The Passed Note Issue 6 February 2018 - Page 26

culture. My fellow dancers and I looked at ourselves daily, sometimes multiple times a day, from every angle in the mirror-covered walls of the studio rooms. As we danced, we scrutinized every part of our bodies, from the elegance in our feet to the sizes of our breasts to the leanness in our shoulders. This was quite a balancing act; we had to appear as though we never looked at our reflections. I began to despise my body. My feet were flat and sickled; my thighs, butt, and arms were too muscular; my hands didn’t look right (I didn’t know exactly what was wrong with them, but they didn’t look right!); my nose was too big; my teeth were too big; my ears were uneven; and my upper lip curled under too much when I smiled.

I enjoyed playing a game with myself. How little could I eat while maintaining enough energy to dance? My greatest achievement was oatmeal, a handful of almonds, and an apple or carrots each day. But my weakness became binging on two helpings of dinner. Revolving my life around my body only increased my anxiety. Depriving myself, with minimal results, fed my depression. No matter what I did, my body structure wasn’t right for a professional ballet career. This realization was devastating.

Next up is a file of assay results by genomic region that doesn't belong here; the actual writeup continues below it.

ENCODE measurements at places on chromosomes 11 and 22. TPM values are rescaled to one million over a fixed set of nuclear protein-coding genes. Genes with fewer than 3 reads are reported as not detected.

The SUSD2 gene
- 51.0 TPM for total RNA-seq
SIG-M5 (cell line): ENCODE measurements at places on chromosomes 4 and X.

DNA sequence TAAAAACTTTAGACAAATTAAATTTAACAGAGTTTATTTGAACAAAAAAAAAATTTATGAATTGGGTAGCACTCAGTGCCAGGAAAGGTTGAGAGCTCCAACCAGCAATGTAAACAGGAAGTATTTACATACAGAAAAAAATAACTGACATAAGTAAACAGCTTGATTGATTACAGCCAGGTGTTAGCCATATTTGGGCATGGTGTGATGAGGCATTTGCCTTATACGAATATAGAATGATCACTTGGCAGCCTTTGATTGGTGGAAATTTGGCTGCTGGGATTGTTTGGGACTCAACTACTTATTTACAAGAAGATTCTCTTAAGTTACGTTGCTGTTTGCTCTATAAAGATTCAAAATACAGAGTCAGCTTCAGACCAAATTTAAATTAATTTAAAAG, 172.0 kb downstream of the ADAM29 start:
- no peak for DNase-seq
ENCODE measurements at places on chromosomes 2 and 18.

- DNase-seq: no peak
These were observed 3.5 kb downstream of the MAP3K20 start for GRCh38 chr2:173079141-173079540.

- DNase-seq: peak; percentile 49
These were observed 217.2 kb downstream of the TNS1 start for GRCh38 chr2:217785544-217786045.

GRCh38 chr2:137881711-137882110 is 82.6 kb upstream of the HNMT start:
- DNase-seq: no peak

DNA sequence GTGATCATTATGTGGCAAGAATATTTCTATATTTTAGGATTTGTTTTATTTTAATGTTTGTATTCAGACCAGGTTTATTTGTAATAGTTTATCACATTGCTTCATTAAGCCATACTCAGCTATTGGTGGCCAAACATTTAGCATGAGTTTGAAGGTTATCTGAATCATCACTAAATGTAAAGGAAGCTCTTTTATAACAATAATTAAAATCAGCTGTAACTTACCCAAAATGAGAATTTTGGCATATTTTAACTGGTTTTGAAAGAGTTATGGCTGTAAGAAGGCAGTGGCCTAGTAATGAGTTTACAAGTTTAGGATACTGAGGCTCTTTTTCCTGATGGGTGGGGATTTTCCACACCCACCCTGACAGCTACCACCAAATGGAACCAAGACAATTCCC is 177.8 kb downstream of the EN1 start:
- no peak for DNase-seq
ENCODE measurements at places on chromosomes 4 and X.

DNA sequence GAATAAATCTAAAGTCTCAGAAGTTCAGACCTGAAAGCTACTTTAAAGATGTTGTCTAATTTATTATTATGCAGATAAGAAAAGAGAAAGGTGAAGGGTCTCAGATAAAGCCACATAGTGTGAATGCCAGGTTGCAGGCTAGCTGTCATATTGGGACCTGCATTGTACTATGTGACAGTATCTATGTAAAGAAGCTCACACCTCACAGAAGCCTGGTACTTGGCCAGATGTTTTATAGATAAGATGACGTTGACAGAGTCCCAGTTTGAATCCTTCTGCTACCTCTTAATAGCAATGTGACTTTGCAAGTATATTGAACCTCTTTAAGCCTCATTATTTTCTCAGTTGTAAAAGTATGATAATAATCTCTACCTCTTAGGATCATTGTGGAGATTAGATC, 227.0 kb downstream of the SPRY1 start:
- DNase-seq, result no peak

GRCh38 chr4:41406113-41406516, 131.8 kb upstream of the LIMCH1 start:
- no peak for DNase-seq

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While I had no problem routinely getting naked in front of other dancers in the locker room, some of them strangers, I couldn’t let my closest friends know I’d started taking medication for anxiety and depression. I worried if people learned I wasn’t happy most of the time, they wouldn’t want to be around me; if I shared my problems, they might think less of me.